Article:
Slovakian Peter Sagan raises his arms in triumph at the end of stage five on the Tour de FranceSlovakian Peter Sagan raises his arms in triumph at the end of stage five on the Tour de France. (AFP Photo/Jeff PACHOUD)
Defending champion Chris Froome (Team Sky) and the other overall contenders finished in or close to the main group as overnight leader and Olympic road race champion Greg Van Avermaet (BMC) retained the yellow jersey.
Belgian Philippe Gilbert sparked the hostilities early on the uphill finish of the 204.5km ride from Lorient, but the Quick-Step rider failed to open up a significant gap on the chasing bunch.
Van Avermaet, wearing the yellow jersey, then pulled to the front in a bid for the stage win as the finish line approached but peaked too early.
The race leader was left powerless when Sagan sped past on his left. Colbrelli pushed the Slovakian all the way but, as he did on stage two, finished second best.
Sagan said following the yellow jersey had helped land him the stage.
"I'd like to thank Greg (Van Avermaet) because he did me a favour when he went for it, I don't know if he did it on purpose but he dropped a lot of people," said Sagan, who has tightened his grip on the points classification's green jersey.
Asked if it would be a battle all the way to Paris with Fernando Gaviria for the green jersey prize, Sagan said: "I hope not!"
The pair have two stage wins each from the first five and Sagan had predicted Tuesday the Colombian might struggle with the climbs.
"The fact he wasn't in the sprint was good for me," Sagan, who now leads Gaviria by 33 points, said.
Despite a spectator-friendly slug up the final hill, race designer Thierry Gouvenou told AFP he had expected more fireworks.
"I'm not sure the riders knew how to take advantage of it, the stage really could have been much more interesting," he said of the course some were describing as riddled with traps.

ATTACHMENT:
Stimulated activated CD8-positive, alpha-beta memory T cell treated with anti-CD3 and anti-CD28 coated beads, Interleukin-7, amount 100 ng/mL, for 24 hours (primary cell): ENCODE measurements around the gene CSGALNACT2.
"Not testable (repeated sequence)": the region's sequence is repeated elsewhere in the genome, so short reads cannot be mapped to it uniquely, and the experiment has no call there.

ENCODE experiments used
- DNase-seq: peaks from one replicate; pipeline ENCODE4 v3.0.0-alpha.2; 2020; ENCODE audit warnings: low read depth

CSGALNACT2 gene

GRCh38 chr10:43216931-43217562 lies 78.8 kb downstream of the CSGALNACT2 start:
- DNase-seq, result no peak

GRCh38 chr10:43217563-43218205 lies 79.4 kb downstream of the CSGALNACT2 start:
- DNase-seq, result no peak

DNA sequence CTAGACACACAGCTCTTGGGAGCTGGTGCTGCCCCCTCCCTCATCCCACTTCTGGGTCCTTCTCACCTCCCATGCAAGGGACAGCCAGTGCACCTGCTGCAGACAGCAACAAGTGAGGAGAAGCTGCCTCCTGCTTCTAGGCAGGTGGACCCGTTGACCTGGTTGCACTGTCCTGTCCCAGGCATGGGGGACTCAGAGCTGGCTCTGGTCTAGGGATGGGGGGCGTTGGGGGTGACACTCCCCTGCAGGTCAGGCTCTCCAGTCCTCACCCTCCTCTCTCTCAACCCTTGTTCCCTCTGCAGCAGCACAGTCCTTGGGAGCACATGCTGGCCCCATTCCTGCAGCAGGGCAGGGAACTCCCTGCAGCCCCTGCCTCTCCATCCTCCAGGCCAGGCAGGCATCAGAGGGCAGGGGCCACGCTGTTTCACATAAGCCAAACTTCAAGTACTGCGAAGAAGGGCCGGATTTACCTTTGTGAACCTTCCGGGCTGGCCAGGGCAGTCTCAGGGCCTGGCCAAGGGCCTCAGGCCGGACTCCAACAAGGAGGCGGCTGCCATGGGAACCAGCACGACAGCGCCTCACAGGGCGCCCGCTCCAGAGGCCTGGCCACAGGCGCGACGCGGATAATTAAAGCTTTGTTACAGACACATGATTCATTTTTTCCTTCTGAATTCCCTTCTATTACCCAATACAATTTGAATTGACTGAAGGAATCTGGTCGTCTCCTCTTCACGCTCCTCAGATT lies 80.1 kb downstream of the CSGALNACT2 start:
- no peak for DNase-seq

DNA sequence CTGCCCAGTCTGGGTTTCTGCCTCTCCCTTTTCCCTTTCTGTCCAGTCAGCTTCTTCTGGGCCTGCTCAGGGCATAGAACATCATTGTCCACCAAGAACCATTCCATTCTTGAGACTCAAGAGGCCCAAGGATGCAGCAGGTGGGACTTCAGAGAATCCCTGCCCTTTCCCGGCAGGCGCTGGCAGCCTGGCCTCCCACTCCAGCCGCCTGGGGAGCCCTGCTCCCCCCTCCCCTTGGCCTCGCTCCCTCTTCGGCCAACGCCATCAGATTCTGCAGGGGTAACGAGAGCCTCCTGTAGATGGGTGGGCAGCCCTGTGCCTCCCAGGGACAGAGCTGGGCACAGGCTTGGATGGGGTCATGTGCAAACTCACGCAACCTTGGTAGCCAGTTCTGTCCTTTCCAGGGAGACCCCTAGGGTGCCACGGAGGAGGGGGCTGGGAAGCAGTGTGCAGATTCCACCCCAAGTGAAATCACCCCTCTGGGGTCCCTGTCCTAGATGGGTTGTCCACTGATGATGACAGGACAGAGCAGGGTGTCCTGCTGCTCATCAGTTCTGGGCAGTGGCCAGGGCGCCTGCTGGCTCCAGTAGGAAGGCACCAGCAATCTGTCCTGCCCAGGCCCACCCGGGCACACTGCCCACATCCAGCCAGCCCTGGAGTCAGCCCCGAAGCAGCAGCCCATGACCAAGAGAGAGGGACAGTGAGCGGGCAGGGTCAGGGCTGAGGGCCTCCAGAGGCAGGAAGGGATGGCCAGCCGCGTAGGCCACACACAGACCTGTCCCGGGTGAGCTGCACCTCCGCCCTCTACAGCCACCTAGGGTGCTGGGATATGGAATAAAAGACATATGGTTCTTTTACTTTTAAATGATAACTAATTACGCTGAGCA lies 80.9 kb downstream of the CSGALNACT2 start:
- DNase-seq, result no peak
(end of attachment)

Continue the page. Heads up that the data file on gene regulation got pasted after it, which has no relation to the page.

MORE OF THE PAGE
- 'Mur' thrills expected on stage six -
With five categorised climbs to be negotiated over the narrow, tree-lined Brittany roads a breakaway was to be expected.
An escape group featuring Sylvain Chavanel embarked on a long-range bid with Van Avermaet's BMC doing most of the work at the head of the chasing peloton, and Bora joining the chase late.
Thursday's sixth stage is expected to shake up the peloton as it culminates in the double ascension of the feared Mur de Bretagne climb, a 2km long and 6.9 percent gradient affair.
On paper, it looks a step too far for Sagan. Lighter, more agile riders like Van Avermaet, Alejandro Valverde, Julian Alaphilippe and Gilbert are expected to shine.
"Tomorrow's finish will be very difficult to control over the final 2km," Sagan said. "I'll try my best to win but you saw all that today."
"The Mur de Bretagne is much harder than this," said Van Avermaet, who would not rule Sagan out of contention for the sixth stage.
"Valverde or Alaphilippe will be there, it's their kind of race," he added.
"But Gilbert and Sagan will be there until the end."
The double ascent of the Mur may tempt a yellow jersey contender to steal a march on his many GC rivals, and is keenly awaited as a key stage on the Tour.
-- Blue Sky --
Sky were omnipresent over the final kilometres of racing and Luke Rowe said he felt they had been getting a more positive reaction from the crowds after being booed at the presentation.
"We have actually been getting quite a complimentary reception, of course for every thousand cheers you might get one negative person but you take that in your stride, I've got broad shoulders, it's in one ear and out the other for those who don't appreciate what we're doing."